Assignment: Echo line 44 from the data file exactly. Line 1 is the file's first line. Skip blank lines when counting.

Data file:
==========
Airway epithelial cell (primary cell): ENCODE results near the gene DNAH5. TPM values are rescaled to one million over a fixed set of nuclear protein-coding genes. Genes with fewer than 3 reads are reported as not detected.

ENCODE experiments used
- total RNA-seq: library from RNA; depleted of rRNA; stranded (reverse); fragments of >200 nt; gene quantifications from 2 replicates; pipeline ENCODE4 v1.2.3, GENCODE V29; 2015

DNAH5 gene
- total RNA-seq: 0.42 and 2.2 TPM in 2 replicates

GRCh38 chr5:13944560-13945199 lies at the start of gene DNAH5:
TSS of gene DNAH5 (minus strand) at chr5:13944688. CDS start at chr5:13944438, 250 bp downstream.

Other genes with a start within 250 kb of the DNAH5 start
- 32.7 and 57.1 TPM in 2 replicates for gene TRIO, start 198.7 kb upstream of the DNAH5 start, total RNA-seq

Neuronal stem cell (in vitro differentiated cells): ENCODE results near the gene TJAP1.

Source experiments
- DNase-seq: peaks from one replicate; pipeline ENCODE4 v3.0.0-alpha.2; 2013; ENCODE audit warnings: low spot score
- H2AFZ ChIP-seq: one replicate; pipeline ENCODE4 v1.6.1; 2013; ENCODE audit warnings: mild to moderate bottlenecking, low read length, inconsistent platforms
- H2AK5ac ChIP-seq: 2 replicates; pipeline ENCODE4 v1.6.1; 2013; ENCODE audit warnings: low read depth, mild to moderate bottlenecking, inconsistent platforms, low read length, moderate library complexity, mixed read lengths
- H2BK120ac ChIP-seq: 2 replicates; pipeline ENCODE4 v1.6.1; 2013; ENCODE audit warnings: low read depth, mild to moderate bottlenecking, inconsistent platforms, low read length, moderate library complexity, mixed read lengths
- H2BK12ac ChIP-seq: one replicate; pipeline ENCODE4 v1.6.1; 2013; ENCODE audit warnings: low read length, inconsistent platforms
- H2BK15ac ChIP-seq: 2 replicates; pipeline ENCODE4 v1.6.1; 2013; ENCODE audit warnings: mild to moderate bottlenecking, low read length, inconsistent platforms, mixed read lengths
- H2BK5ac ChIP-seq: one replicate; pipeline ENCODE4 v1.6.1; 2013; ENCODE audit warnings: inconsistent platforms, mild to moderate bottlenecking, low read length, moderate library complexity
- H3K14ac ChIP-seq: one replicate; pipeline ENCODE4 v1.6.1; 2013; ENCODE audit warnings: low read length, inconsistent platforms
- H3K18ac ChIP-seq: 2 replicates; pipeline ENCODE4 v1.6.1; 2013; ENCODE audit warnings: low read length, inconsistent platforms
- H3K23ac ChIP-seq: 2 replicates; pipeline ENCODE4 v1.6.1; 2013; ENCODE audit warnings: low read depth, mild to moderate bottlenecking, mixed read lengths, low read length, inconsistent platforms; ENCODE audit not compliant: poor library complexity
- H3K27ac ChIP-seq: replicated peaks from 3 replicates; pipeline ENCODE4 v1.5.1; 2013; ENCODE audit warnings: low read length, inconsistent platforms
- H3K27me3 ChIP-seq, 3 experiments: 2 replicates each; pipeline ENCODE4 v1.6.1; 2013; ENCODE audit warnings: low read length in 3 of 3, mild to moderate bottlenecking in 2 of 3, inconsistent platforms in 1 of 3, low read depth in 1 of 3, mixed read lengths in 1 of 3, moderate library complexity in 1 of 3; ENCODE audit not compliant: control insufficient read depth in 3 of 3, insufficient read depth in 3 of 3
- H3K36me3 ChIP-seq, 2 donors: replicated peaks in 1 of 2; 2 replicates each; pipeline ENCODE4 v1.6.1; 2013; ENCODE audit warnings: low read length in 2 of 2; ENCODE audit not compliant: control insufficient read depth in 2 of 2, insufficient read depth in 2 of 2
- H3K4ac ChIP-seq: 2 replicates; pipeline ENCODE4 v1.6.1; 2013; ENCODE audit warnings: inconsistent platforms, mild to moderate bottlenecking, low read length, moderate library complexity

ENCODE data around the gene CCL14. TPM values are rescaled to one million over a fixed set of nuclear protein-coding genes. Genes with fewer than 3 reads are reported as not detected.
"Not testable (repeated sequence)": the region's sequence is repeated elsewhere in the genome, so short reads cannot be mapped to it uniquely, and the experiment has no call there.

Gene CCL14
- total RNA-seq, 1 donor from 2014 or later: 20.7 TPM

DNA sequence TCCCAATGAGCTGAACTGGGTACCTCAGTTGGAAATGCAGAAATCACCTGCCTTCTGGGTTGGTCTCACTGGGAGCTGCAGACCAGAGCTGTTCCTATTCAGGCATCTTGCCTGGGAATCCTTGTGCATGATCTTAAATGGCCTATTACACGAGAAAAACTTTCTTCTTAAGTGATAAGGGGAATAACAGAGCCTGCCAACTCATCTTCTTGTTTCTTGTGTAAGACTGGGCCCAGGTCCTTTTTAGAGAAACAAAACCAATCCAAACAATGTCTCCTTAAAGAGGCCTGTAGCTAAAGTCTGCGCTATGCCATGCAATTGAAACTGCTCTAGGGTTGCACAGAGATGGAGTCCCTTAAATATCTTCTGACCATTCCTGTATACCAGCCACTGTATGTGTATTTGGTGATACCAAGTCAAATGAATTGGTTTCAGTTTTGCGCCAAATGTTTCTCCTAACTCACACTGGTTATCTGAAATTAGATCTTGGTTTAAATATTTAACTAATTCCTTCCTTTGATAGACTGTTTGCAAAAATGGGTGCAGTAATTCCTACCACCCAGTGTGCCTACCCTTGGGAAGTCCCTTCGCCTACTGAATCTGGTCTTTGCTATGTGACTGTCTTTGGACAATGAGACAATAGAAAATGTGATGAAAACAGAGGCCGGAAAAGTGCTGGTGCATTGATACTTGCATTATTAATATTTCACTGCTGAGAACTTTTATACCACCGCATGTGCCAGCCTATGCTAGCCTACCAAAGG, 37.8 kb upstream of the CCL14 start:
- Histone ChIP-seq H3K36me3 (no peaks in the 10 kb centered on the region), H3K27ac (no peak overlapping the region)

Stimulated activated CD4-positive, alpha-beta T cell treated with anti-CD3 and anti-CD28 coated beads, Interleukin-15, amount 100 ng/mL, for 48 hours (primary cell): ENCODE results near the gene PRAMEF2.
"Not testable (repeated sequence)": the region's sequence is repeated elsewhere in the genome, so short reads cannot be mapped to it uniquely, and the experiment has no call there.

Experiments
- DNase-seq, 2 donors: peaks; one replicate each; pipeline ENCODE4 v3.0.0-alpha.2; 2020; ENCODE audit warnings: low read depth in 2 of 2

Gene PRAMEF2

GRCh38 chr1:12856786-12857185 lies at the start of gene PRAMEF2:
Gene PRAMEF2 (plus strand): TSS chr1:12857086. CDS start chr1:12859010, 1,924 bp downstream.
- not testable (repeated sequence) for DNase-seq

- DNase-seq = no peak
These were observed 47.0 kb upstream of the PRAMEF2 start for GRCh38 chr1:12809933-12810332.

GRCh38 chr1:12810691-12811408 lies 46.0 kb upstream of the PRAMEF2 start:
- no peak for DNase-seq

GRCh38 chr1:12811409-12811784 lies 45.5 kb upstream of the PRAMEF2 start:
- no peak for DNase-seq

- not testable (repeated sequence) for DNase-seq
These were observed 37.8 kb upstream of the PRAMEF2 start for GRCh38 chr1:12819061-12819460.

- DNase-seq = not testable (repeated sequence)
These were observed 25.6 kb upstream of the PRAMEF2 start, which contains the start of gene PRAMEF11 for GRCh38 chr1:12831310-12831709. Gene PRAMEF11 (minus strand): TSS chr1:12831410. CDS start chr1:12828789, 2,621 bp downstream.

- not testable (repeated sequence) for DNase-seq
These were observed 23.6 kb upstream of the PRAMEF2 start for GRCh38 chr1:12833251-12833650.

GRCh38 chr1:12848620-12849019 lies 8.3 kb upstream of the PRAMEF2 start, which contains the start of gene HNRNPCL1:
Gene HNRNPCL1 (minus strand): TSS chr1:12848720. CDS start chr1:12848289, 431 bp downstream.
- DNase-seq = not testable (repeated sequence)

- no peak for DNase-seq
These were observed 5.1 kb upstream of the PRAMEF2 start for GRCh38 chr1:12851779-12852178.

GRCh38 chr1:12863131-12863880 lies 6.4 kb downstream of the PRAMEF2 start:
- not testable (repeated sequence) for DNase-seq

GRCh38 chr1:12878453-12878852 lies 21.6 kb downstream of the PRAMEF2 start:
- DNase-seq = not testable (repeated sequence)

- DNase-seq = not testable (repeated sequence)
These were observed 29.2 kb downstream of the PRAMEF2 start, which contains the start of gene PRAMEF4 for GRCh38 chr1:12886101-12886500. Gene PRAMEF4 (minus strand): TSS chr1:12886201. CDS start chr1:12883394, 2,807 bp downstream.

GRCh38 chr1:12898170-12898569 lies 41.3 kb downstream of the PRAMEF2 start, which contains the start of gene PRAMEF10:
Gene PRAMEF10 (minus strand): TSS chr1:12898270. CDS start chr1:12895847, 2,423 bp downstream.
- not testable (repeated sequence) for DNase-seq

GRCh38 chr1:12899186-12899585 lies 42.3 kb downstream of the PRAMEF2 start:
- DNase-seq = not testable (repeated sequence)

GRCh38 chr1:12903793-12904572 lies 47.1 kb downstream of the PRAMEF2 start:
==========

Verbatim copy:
GRCh38 chr1:12811409-12811784 lies 45.5 kb upstream of the PRAMEF2 start: